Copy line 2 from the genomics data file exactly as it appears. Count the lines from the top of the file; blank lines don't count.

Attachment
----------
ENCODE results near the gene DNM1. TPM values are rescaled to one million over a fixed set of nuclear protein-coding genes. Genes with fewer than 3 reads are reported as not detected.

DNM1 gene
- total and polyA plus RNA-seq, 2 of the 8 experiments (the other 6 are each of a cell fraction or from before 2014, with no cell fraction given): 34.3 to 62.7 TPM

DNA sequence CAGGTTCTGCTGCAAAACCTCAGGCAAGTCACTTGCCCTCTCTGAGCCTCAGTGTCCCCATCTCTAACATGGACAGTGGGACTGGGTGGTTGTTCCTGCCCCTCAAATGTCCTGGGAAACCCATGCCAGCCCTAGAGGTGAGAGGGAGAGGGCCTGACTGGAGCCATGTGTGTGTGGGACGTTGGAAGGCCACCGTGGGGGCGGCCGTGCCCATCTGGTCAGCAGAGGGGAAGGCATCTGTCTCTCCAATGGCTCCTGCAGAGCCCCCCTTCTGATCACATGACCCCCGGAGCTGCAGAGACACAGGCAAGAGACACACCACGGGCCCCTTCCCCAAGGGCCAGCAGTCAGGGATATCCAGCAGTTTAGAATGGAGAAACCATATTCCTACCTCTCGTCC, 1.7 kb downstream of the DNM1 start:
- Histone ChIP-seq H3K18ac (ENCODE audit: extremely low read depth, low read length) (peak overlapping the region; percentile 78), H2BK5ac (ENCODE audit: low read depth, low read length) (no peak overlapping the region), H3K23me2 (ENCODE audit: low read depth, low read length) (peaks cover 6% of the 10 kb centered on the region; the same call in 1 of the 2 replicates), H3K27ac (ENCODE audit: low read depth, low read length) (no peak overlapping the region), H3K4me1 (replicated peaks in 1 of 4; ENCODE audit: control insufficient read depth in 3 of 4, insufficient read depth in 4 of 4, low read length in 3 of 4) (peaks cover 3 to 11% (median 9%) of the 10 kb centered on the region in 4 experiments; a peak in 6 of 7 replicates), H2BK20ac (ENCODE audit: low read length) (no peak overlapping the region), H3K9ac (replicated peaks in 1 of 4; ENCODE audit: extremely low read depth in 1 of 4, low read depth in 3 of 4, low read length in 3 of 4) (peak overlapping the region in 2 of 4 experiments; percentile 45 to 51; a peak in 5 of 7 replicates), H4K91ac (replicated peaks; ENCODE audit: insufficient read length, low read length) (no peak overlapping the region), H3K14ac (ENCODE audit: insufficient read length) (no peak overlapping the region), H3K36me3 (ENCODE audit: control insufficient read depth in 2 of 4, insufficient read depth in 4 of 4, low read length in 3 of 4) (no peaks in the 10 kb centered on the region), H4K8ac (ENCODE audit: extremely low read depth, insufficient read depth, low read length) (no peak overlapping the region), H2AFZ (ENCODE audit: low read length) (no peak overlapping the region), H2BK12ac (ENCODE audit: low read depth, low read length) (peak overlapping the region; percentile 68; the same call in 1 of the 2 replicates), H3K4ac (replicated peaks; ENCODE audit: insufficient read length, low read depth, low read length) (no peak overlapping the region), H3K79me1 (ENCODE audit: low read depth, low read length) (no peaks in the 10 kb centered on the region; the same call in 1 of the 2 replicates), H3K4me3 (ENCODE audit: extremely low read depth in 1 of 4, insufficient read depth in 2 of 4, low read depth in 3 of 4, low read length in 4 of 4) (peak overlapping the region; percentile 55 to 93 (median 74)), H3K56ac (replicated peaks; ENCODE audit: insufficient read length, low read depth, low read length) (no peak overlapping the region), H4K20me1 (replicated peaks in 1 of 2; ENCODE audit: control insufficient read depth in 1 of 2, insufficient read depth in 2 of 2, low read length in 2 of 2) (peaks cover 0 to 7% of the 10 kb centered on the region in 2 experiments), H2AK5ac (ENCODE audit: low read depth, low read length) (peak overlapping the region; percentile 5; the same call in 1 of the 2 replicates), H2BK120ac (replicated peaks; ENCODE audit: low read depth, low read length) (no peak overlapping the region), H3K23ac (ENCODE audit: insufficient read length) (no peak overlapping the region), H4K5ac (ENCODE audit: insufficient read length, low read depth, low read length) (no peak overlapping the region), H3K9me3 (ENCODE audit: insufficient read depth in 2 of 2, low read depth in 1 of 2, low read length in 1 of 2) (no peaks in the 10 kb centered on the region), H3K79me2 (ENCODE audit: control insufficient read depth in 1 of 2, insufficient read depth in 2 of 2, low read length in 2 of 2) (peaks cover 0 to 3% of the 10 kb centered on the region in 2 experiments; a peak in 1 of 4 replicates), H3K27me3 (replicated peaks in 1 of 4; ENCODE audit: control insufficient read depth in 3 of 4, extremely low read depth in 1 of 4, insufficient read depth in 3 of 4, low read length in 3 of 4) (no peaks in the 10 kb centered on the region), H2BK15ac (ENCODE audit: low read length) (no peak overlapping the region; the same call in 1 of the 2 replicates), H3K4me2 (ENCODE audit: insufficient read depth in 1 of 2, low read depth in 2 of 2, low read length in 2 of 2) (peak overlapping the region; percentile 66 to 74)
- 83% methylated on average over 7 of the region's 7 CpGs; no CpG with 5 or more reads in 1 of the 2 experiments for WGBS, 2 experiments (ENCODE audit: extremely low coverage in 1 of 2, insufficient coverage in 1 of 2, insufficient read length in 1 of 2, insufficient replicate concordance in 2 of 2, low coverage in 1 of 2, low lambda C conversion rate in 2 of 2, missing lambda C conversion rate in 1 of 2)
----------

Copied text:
DNM1 gene